First below is a historic shot taken on the day of the invasion by a photographer at the back of one of the landing craft. You can see the soldiers wading ashore into the carnage.

Below that is a picture I took standing at the water's edge on Omaha beach in 1994.

Omaha Beach (C) Marc Osborn

Between the two pictures, you can see how far it was through the water and across the beach to some relative safety of a sea wall and vegetation. You can also see how looming and dangerous the ridge overlooking the beach is. From there, the Germans had a perfect position to shoot down on the Americans. Through their determination, creativity and sheer guts...the U.S. soldiers worked their way up and around the emplacements and slowly, painfully knocked them out over the course of the day. Having paid a high price in lives, however, the US Army took Omaha Beach in one of the most epic days of battle ever.

This was the other major beach where Americans landed. Resistance here was lighter, but by no means non-existent. Ultimately, the Americans took Utah and moved inland earlier than their comrades over at Omaha.

First below is a historic picture showing some U.S. soldiers on Utah Beach as something blows up down by the water's edge at what appears to be a low tide.

The next picture is a shot I took while standing on Utah Beach in 1994 from a similar perspective. The tide is a bit farther in on this one, but you can see the beach looks very similar.

Utah Beach (C) Marc Osborn

Point Du Hoc was where American Rangers landed on a rocky beach, scaled a sheer cliff face and defeated the Germans defending that position. The Rangers' mission was to knock out large guns that resided there and could easily fire down onto Omaha Beach. A monumental task to be sure...and they did it.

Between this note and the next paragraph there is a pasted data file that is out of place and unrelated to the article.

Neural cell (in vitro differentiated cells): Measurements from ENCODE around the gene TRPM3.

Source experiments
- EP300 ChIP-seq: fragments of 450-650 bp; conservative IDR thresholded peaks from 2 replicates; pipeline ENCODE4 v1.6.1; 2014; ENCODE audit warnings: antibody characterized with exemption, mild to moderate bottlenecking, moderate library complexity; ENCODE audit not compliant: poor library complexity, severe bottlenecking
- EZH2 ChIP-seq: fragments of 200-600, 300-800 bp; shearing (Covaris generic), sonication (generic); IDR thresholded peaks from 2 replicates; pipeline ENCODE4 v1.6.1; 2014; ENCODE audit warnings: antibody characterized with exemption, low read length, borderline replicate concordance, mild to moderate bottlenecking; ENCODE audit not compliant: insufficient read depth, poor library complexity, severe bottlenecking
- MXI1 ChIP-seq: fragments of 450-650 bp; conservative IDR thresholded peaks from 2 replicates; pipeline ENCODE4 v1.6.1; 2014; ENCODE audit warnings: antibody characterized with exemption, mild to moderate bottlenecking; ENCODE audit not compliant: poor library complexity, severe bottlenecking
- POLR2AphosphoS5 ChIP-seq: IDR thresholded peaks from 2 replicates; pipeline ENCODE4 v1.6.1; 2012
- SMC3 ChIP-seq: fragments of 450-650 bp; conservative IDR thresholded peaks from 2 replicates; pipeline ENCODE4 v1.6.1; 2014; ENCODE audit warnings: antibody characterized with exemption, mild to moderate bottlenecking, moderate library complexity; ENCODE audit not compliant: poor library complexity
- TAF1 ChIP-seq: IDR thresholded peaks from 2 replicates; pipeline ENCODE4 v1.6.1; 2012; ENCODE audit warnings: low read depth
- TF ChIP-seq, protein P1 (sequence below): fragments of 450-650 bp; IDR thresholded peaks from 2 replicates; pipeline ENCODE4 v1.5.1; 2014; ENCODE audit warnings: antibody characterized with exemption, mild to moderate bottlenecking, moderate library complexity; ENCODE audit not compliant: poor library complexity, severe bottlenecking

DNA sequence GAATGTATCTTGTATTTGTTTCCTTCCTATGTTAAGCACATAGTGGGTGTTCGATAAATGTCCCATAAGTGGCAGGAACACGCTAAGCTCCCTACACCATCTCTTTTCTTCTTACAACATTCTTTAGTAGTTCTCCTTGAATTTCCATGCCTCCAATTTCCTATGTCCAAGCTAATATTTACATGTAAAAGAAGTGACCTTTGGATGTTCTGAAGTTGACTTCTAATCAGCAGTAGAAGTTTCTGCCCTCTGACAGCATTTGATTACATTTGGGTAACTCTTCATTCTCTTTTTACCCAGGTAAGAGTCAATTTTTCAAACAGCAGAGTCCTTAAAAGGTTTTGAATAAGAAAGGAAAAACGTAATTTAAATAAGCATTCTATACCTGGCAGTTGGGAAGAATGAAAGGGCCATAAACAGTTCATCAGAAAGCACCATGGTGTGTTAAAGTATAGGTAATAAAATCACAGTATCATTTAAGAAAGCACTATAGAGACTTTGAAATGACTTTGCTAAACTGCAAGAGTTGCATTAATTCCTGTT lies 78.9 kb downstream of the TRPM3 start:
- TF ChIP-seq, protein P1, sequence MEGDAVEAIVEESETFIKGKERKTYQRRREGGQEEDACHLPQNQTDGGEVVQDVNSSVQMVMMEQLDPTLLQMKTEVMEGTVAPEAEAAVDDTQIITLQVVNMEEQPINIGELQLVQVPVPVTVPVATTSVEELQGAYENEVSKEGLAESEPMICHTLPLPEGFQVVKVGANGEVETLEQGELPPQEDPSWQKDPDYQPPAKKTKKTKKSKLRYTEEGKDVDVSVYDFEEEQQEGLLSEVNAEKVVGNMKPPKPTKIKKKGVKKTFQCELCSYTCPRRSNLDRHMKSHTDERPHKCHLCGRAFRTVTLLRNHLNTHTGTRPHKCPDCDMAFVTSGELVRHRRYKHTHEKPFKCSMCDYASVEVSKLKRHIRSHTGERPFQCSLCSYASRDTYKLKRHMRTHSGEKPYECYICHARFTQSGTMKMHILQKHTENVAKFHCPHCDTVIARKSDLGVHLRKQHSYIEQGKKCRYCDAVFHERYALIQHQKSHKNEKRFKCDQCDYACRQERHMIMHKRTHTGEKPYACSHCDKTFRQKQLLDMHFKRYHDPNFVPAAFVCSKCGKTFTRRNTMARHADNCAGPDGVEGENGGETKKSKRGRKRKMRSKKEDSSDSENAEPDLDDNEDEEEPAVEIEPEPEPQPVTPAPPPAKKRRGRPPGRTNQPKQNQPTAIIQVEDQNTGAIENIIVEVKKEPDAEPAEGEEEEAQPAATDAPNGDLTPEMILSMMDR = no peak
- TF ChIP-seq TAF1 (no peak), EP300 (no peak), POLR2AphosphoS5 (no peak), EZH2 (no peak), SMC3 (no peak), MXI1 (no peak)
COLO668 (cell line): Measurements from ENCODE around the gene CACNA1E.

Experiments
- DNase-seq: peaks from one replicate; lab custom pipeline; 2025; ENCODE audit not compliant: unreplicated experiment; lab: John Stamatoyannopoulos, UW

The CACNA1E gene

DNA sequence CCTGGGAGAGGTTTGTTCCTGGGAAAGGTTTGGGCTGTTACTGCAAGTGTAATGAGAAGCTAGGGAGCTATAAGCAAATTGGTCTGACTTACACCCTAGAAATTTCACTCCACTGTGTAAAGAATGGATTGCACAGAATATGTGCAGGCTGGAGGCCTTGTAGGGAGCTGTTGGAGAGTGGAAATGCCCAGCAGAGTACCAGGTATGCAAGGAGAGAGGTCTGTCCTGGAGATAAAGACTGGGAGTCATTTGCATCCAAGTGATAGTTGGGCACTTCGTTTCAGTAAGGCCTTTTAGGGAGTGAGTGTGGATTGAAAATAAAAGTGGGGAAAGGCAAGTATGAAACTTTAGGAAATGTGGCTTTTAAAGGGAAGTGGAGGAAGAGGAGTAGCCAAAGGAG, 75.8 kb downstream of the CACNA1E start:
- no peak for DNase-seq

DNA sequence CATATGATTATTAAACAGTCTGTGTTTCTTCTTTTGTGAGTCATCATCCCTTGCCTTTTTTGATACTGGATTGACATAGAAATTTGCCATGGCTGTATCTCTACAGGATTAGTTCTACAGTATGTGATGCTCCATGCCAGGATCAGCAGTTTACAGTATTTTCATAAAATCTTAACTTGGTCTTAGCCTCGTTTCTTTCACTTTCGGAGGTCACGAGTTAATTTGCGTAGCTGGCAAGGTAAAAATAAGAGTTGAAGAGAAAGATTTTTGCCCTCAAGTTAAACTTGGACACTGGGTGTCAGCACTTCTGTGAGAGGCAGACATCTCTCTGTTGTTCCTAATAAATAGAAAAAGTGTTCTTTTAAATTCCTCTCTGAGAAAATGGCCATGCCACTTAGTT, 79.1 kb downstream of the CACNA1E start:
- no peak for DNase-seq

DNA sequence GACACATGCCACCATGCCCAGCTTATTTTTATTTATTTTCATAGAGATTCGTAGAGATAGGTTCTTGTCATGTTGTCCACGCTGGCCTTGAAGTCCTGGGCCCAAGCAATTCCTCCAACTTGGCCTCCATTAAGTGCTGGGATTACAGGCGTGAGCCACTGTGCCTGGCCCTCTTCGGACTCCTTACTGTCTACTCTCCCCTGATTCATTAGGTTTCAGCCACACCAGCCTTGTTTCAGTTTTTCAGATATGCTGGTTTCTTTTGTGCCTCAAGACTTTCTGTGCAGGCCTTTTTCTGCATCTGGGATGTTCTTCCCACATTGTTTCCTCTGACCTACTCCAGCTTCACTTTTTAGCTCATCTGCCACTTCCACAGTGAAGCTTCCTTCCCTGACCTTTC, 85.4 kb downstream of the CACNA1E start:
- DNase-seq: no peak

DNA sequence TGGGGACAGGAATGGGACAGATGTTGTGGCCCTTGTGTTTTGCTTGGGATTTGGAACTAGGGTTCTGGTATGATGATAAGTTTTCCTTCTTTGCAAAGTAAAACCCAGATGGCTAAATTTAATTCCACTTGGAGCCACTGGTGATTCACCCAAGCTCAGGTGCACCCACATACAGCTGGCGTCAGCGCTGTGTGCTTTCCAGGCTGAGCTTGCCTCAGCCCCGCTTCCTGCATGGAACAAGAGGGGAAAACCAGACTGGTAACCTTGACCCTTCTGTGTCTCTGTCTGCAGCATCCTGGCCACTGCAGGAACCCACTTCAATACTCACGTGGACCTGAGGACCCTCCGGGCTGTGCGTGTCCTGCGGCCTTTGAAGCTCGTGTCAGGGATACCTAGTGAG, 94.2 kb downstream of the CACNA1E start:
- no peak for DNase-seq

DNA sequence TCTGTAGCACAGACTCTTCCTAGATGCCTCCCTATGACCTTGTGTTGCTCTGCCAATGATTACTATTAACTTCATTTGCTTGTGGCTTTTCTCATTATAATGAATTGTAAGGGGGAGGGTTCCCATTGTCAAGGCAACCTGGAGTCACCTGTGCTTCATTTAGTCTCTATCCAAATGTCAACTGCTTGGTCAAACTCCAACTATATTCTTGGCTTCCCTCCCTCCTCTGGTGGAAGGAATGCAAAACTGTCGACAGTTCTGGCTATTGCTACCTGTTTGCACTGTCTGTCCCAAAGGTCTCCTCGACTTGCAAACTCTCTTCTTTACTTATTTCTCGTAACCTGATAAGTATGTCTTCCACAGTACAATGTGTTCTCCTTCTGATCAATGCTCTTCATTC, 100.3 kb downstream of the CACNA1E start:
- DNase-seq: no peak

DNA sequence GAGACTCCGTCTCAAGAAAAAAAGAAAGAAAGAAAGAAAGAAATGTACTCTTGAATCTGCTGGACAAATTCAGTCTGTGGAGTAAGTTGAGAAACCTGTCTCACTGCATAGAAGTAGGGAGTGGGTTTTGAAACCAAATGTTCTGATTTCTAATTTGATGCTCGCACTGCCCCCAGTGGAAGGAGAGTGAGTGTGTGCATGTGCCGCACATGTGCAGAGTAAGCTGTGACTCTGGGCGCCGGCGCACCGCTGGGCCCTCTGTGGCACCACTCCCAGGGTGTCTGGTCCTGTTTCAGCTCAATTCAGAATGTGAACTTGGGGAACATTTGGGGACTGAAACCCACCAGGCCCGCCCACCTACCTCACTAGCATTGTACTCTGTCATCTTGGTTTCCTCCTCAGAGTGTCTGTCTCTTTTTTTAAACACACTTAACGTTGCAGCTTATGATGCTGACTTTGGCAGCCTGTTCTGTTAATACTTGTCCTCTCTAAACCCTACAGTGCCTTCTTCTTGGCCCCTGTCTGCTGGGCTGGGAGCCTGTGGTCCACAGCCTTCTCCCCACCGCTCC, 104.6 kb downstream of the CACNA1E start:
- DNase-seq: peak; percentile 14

The first picture below is a historic picture of Point Du Hoc. You can see the point where the Rangers landed and at the far right of this picture...just where the one rocky point meets up with the rest of the coastline.

The second picture is one I took at Point Du Hoc in 1994. The monument you see towards the right of the picture is where the Rangers crested the bluff as they climbed and fought their way to victory.

Point Du Hoc (C) Marc Osborn

Before the Americans, British and Canadians landed at their respective beaches, airborne troops from the UK landed in the middle of the night right next to this bridge and took it - securing a passage across a major canal for advancing Allied troops. It is now called "Pegasus Bridge" in honor of the 6th Division of the British Airborne who assaulted the span. Their insignia is of a flying horse or Pegasus.